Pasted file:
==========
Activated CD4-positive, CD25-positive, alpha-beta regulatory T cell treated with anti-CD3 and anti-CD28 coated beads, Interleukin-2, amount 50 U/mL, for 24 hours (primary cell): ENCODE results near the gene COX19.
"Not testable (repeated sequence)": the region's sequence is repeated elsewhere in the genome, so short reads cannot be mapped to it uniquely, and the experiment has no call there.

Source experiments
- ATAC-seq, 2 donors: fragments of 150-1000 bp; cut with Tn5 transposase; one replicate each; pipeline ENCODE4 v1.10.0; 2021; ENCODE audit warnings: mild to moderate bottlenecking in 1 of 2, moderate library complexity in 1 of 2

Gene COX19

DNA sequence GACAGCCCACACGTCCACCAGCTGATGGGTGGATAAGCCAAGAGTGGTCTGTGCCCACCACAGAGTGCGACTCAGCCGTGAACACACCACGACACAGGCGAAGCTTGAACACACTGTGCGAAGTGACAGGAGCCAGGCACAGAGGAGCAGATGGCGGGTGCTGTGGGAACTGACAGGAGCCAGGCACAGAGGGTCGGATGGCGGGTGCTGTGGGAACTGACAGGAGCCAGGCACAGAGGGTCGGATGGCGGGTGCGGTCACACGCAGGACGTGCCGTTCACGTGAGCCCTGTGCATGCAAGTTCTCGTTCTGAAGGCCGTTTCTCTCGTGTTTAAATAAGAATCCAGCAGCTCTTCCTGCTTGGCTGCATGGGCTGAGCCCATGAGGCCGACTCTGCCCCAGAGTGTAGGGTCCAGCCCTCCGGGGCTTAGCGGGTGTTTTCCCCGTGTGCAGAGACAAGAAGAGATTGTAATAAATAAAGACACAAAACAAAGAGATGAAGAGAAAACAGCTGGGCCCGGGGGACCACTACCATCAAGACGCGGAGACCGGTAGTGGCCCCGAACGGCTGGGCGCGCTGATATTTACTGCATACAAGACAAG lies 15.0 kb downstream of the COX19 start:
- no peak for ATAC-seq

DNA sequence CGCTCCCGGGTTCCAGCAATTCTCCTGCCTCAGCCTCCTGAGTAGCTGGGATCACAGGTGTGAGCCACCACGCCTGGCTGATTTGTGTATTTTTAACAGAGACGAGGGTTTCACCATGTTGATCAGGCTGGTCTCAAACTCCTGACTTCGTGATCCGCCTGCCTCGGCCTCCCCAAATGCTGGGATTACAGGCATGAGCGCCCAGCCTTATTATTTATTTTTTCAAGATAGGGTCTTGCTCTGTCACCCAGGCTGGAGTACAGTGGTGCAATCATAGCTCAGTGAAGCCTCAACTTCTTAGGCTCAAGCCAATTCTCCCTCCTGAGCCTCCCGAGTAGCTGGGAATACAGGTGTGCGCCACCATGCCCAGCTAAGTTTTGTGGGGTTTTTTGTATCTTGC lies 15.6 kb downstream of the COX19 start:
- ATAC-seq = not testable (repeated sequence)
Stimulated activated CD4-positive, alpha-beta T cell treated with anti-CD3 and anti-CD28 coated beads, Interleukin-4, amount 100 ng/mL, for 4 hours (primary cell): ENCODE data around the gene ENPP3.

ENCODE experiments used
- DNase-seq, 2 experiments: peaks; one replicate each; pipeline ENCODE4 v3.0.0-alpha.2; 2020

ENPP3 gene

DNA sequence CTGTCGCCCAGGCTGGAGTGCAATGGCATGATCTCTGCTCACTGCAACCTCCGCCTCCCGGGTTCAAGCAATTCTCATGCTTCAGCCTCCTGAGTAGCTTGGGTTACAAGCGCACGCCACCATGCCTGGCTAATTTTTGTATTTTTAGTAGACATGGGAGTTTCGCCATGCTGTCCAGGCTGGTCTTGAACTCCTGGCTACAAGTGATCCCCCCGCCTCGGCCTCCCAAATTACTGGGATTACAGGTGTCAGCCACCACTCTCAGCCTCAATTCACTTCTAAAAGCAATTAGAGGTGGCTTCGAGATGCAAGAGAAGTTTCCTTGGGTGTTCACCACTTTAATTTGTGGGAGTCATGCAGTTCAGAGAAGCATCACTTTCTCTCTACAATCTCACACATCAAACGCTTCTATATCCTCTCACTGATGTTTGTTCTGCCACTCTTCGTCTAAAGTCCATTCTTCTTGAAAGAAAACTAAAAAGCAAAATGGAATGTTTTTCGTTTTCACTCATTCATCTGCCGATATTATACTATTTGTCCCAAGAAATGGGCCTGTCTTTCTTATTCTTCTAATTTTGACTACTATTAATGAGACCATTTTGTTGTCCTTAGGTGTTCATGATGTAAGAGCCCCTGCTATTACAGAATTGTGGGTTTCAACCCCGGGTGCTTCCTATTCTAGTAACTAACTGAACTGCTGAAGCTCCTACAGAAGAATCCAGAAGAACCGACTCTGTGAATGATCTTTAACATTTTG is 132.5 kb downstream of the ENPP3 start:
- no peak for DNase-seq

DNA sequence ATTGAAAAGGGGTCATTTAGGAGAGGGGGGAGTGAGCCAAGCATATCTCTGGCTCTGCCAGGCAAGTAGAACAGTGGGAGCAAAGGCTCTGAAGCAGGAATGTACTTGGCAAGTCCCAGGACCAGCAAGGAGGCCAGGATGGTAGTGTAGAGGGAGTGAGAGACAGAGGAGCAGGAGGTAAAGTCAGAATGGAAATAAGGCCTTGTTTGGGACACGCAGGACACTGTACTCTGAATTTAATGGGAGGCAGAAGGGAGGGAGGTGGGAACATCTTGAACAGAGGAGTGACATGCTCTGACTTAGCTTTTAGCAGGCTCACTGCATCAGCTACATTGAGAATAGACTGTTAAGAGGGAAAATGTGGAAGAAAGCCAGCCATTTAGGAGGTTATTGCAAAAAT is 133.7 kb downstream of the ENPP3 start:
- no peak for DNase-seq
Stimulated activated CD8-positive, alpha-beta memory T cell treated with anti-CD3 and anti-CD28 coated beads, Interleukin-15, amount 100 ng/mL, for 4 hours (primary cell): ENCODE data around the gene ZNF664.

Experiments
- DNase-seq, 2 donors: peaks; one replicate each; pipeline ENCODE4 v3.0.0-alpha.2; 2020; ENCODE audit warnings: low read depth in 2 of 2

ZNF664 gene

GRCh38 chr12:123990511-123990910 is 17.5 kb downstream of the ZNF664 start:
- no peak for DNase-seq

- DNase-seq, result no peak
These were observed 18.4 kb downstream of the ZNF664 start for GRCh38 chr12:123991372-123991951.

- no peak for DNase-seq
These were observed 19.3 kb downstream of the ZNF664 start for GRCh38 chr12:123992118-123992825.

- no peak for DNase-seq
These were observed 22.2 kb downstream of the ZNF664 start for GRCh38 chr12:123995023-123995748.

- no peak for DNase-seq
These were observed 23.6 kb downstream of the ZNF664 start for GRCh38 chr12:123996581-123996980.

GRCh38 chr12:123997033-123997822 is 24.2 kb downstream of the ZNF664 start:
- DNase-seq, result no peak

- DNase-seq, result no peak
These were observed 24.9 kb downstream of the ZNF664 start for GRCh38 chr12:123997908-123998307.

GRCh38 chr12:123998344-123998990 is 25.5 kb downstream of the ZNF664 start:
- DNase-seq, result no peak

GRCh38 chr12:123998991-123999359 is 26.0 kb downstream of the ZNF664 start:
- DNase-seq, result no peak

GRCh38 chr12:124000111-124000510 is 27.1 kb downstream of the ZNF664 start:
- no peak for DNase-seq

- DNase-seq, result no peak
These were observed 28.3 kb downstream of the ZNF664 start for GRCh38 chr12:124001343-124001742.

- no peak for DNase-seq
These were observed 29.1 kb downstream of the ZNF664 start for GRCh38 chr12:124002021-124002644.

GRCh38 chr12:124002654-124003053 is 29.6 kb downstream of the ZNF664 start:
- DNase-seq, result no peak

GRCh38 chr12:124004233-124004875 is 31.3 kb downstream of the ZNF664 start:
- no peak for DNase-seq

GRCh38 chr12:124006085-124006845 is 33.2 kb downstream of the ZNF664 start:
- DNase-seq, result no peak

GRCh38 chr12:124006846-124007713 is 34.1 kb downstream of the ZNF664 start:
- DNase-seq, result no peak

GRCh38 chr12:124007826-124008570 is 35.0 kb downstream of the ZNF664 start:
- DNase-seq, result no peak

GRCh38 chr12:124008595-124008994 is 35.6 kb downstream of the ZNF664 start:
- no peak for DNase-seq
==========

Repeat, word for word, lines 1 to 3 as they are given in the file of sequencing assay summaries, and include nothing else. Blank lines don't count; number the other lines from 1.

Activated CD4-positive, CD25-positive, alpha-beta regulatory T cell treated with anti-CD3 and anti-CD28 coated beads, Interleukin-2, amount 50 U/mL, for 24 hours (primary cell): ENCODE results near the gene COX19.
"Not testable (repeated sequence)": the region's sequence is repeated elsewhere in the genome, so short reads cannot be mapped to it uniquely, and the experiment has no call there.

Source experiments